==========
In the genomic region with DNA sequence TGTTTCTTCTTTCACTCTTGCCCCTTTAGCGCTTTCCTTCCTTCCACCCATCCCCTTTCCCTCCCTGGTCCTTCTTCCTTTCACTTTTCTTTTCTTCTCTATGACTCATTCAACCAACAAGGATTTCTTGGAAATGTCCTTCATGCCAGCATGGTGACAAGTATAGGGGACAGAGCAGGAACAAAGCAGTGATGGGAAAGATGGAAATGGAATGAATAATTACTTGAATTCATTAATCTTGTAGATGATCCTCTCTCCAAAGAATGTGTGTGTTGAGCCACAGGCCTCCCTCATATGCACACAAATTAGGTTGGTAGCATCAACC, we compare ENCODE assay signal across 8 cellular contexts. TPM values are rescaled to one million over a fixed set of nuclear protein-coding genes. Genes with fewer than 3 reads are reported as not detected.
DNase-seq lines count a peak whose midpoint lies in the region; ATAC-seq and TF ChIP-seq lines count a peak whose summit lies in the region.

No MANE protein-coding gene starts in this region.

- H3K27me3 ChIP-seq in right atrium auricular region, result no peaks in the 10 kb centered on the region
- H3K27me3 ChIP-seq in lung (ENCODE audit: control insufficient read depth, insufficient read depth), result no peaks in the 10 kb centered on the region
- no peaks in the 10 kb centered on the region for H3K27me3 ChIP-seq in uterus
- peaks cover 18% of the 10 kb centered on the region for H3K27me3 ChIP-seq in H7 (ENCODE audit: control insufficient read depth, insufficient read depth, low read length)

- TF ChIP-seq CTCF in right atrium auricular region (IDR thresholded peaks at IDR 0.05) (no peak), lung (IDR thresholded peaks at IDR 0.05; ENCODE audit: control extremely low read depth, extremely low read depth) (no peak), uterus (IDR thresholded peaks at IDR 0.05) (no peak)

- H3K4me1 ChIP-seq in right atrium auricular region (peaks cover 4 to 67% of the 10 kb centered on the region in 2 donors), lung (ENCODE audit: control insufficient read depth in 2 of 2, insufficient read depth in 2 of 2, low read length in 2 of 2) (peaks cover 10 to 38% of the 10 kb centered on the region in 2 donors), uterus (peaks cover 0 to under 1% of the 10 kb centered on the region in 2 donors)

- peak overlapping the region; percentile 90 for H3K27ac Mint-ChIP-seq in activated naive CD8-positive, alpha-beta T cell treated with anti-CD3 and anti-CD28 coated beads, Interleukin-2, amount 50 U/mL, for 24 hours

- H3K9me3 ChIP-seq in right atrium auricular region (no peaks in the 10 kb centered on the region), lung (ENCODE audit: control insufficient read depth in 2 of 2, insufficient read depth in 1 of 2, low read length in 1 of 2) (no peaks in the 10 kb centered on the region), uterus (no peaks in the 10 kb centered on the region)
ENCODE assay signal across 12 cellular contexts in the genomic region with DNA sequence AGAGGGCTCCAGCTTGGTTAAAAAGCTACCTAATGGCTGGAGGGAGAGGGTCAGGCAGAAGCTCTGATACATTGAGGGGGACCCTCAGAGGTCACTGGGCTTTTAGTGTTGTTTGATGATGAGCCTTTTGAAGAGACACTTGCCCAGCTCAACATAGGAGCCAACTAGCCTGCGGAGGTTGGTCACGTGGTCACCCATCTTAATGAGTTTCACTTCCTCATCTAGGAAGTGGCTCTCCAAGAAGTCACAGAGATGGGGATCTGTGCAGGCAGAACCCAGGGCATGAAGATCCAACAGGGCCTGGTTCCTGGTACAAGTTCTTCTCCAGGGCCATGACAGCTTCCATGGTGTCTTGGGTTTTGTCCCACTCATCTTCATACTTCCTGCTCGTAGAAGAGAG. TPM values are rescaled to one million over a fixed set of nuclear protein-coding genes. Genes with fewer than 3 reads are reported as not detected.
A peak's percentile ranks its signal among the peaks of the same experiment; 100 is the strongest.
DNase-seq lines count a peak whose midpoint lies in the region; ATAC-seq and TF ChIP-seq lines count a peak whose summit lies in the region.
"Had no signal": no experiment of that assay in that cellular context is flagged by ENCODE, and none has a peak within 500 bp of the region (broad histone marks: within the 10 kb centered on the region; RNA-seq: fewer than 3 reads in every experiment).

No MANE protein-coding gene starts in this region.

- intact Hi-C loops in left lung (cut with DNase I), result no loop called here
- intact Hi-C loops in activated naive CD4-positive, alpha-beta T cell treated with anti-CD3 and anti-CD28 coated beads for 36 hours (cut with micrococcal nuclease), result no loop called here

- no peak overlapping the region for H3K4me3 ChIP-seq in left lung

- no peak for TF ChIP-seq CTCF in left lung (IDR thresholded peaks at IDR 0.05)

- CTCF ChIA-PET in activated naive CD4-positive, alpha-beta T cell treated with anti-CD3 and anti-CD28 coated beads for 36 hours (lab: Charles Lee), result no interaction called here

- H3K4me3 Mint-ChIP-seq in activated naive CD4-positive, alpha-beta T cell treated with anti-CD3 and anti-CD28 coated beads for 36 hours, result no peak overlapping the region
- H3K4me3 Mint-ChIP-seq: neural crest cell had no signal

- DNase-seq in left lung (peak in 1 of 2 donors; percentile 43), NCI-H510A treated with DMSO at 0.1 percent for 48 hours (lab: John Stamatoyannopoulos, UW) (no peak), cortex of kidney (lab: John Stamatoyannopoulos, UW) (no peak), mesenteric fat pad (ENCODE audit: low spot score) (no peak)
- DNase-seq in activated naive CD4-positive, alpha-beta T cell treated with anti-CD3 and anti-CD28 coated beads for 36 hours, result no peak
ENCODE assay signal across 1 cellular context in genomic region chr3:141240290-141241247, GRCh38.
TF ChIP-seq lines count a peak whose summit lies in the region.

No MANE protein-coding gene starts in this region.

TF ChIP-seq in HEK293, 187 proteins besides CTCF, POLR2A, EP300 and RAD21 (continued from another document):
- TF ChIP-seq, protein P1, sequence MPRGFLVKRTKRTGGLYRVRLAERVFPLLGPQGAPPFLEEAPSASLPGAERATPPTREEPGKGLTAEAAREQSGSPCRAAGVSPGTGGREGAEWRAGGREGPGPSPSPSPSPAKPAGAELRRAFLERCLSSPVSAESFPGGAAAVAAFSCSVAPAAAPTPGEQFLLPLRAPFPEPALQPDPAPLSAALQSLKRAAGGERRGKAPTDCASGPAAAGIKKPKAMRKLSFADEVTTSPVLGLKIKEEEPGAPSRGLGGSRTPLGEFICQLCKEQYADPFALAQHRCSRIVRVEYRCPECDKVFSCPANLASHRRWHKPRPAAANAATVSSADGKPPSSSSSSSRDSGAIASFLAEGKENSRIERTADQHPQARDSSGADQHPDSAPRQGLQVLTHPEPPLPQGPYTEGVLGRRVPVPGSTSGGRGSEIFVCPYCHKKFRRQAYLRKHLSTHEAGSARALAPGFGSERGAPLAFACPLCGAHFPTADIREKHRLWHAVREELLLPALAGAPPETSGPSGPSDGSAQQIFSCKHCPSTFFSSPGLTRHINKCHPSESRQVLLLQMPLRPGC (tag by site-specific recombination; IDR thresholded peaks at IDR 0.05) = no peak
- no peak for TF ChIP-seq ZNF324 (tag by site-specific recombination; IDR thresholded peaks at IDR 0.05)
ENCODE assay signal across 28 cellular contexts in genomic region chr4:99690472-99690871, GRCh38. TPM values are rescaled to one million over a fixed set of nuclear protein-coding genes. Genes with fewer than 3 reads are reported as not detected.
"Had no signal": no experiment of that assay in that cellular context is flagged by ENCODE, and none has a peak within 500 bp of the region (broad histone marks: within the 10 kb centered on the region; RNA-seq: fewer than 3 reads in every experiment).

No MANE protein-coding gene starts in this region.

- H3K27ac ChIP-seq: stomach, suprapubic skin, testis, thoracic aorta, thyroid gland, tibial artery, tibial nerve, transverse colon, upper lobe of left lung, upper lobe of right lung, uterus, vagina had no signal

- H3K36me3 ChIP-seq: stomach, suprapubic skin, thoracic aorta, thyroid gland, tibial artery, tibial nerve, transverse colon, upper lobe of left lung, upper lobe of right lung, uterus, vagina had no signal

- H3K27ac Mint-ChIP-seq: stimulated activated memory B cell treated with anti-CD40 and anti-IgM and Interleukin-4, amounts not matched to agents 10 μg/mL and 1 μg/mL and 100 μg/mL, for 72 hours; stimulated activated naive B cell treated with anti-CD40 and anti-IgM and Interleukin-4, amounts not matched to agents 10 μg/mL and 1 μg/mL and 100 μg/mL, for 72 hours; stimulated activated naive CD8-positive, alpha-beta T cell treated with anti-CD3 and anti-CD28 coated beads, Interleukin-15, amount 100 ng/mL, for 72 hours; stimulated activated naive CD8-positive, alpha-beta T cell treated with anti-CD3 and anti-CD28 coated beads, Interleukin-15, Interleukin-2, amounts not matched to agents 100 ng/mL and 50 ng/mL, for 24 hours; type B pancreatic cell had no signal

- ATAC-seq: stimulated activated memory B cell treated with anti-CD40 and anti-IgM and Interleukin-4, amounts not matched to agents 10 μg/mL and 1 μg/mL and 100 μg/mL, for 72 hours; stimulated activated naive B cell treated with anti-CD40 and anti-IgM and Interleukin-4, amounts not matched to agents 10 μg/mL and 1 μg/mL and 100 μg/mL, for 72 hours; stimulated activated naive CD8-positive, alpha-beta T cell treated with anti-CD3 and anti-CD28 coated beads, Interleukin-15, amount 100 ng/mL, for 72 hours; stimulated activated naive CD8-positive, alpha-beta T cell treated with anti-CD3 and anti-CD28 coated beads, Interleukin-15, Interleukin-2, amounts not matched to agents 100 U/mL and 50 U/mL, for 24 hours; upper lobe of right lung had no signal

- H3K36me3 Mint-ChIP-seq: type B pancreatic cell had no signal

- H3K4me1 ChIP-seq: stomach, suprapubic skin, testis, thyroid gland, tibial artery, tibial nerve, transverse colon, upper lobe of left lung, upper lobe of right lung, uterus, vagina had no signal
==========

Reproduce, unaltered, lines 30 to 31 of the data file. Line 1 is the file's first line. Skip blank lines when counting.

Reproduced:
- TF ChIP-seq, protein P1, sequence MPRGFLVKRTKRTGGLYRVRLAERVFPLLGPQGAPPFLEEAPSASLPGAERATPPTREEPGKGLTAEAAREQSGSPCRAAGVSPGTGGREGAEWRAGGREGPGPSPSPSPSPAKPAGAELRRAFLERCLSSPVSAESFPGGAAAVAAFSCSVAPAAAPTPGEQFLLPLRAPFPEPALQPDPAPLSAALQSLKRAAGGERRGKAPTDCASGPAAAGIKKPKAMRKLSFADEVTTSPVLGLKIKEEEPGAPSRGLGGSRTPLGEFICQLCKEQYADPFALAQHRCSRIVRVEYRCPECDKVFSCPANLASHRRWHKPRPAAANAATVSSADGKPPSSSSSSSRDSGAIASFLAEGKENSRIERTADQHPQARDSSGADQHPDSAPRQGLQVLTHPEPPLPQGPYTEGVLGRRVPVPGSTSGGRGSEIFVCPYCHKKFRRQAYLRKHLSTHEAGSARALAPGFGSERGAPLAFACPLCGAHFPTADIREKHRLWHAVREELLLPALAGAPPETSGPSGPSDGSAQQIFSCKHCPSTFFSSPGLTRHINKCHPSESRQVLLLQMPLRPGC (tag by site-specific recombination; IDR thresholded peaks at IDR 0.05) = no peak
- no peak for TF ChIP-seq ZNF324 (tag by site-specific recombination; IDR thresholded peaks at IDR 0.05)